Big city life
Always following the Trans Canada Highway we "work" our way west. Apart from lush forests there is not much to see. That is why we are targeting two large cities as an incentive to long driving days. We spend 1 day in Montreal and 2 days in Toronto. In between we enjoy the inviting shores and beaches of Lake Ontario.
In one day we can of course only see a fraction of the city, but still get an interesting insight. Montreal has two faces and not only because two languages are spoken. No, this is noticeable in many ways.
On the one hand, there is the old town (Vieux-Montréal), which radiates a little Parisian flair for us at first glance. Historical buildings, winding alleys, lovely cafés and street artists. You can clearly see the French influence. There is a lot of emphasis on good food with a glass of wine and people stroll comfortably through the streets. Right next to it is the Vieux-Port with a lively riverside promenade. Here we could park our car for 15 CAD (=11,25 CHF) for 24 hours and had an overnight stay directly in the centre.
Away from the old town, however, Montréal presents itself like many other American cities. Skyscrapers in the financial district, lots of traffic and people at every turn. The good restaurants will stay! The Ryu serves us for dinner the best sushi we have ever eaten with excellent wine. Before sunset, we head for the Mont Royal, a range of hills in the centre, from where we have a sensational view of the skyline and, by the way, also give the city its name.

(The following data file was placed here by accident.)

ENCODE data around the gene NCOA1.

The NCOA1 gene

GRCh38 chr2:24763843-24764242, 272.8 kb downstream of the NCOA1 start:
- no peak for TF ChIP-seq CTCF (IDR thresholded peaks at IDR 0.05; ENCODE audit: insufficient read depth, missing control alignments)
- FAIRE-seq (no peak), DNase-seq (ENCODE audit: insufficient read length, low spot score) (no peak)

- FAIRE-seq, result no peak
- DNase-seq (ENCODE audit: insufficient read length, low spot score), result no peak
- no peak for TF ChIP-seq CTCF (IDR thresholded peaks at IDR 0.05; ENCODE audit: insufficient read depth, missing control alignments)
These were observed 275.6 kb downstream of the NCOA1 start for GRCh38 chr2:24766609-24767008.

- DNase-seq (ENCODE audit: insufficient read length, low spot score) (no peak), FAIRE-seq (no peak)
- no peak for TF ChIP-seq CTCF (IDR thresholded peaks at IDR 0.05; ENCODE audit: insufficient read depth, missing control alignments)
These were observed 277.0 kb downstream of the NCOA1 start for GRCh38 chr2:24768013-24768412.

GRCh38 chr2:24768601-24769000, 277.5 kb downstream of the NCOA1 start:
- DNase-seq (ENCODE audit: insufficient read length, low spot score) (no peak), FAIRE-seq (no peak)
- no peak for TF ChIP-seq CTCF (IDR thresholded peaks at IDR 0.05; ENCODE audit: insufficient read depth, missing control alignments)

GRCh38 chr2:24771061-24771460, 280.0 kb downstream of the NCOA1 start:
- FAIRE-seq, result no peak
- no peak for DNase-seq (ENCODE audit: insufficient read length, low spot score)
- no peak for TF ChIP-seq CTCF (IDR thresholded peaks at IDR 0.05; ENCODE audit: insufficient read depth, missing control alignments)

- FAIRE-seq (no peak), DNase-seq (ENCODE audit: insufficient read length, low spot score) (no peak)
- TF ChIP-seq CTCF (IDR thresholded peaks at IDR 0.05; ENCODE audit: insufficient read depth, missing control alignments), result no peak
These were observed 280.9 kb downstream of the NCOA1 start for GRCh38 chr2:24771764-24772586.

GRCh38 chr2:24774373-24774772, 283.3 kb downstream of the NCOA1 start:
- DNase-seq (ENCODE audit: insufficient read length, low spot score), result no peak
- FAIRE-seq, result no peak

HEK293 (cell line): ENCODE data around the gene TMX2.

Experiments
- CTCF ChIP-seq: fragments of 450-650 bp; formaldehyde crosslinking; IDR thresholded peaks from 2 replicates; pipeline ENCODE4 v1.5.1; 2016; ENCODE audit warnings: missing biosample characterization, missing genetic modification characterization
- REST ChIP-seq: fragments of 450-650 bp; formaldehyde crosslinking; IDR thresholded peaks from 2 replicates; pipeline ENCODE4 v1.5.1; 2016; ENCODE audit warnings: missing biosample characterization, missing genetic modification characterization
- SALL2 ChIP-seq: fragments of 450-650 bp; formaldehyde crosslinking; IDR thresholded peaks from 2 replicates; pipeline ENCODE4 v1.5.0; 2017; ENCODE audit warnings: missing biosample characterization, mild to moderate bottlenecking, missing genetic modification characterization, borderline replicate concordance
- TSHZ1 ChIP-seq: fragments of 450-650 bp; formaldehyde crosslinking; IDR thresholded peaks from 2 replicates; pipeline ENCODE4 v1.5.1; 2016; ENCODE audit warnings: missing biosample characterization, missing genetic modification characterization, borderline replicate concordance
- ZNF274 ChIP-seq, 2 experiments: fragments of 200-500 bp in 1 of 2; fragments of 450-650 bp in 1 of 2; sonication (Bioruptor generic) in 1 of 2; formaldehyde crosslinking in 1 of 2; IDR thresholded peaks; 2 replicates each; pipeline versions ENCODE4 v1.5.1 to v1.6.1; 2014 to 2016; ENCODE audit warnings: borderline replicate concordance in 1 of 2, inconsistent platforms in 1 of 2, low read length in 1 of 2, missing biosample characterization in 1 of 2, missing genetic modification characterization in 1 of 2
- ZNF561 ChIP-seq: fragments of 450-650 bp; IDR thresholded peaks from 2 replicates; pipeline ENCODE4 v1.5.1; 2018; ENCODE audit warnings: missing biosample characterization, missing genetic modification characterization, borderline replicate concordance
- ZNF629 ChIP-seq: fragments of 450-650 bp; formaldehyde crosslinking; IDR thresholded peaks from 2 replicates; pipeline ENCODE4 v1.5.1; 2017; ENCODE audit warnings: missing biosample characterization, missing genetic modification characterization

Through a congested 7-lane highway we reach this megacity. Montréal seemed tiny, but no wonder with 2.6 million inhabitants. This puts Toronto in 5th place among the largest metropolises in North America. Nevertheless, we quickly find our way around and treat ourselves to a ticket to visit the CN Tower. This is quite a costly affair (60 CAD per person for the upper deck = 45 CHF), but thanks to the magnificent view it is still worth it. We are catapulted up to 446m by a glass elevator and are up in time for sunset. The only drawback is that we weren't the only ones with this idea and had to fight hard for a place on the window front.
The total height of the TV tower is 553m, which gave the CN Tower the title of the highest freestanding building in the world until 2007, when the Burj Khalifa defeated it.
We also visit the Hockey Hall of Fame, which has many exhibits from the most successful hockey players in the NHL. For real hockey fans certainly worth a visit, but we were easily overwhelmed by the wealth of information and objects and we soon saw the whole thing.
After a short stroll through Yonge Street (shopping street) and a delicious Italian 3-course menu for 23 CAD (=17,25 CHF), thanks to the current Summerlicious-Festival, we already have enough of the city. Somehow we lacked a certain charm or identity. Could this possibly be due to the fact that over 140 languages are spoken in Toronto and one encounters the most diverse cultures? And the traffic is just awful!